Seeing as how practically everything in every corner of society is the source of controversy and outrage, these days, Will Gluck’s Peter Rabbit has had its own faux outrage to deal with. In some deep, dark corners of the Internet, a handful of folk who don’t have any sort of creative insight, whatsoever, have accused the film of encouraging bullying. So, I had to see for myself. (I’ll get to that in a bit.) Plus, the cast is surprisingly stellar with Rose Byrne, Sam Neill, and Domhnall Gleeson taking on-screen roles and Margot Robbie, Daisy Ridley, and Sia lending their vocal talents to the film. Not bad at all.
The film is of course based upon the book series featuring the titular character, written by Beatrix Potter in the early nineteen-hundreds. I can’t speak too much to the authenticity of the adaptation as I was never introduced to the series as a kid, but my impression has never been that Peter was as mischievous as he is presented in this film adaptation. So, I’m under the assumption that some creative liberties have been taken with the spirit of Potter’s original work.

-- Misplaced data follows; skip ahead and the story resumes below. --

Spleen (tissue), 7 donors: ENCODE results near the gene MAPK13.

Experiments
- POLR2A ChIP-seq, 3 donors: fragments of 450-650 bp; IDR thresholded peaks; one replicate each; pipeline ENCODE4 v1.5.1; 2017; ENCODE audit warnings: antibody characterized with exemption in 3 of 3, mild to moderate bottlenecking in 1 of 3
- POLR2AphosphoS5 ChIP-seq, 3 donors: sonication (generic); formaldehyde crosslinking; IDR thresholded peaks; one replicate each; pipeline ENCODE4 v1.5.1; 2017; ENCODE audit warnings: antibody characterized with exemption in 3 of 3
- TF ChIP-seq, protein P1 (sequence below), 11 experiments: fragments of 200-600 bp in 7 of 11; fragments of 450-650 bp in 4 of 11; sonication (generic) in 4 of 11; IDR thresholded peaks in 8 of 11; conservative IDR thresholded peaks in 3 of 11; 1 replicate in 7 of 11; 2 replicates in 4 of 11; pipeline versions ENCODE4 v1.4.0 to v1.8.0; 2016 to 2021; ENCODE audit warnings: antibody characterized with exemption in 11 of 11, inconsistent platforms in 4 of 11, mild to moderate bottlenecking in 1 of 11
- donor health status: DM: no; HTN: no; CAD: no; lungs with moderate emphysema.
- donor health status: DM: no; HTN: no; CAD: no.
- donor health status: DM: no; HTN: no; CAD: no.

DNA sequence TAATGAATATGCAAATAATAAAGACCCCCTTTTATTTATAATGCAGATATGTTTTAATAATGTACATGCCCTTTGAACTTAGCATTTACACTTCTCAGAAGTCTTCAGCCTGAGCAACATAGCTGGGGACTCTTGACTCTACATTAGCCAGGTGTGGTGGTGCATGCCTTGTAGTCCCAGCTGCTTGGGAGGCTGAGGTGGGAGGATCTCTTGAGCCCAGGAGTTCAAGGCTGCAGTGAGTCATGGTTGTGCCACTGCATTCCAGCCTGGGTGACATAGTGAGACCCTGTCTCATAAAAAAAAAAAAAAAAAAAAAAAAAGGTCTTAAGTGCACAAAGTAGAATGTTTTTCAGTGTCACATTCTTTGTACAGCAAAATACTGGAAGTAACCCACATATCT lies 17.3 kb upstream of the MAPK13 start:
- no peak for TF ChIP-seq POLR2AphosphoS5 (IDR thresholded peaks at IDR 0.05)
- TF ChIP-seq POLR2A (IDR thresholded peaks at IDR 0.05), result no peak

Regardless, the story is rather straightforward. When old farmer McGregor (Neill) dies of a heart attack in his efforts to stop Peter and Peter’s family from stealing his crops, the Rabbit family assume that they now have the run of the place. However, when McGregor’s nephew Thomas (Gleeson) takes over, he unwittingly becomes the new competition. But the competition isn’t limited to food as both are also competing for the attention of the girl next door Bea (Byrne) – Thomas in a romantic way and Peter in a motherly way.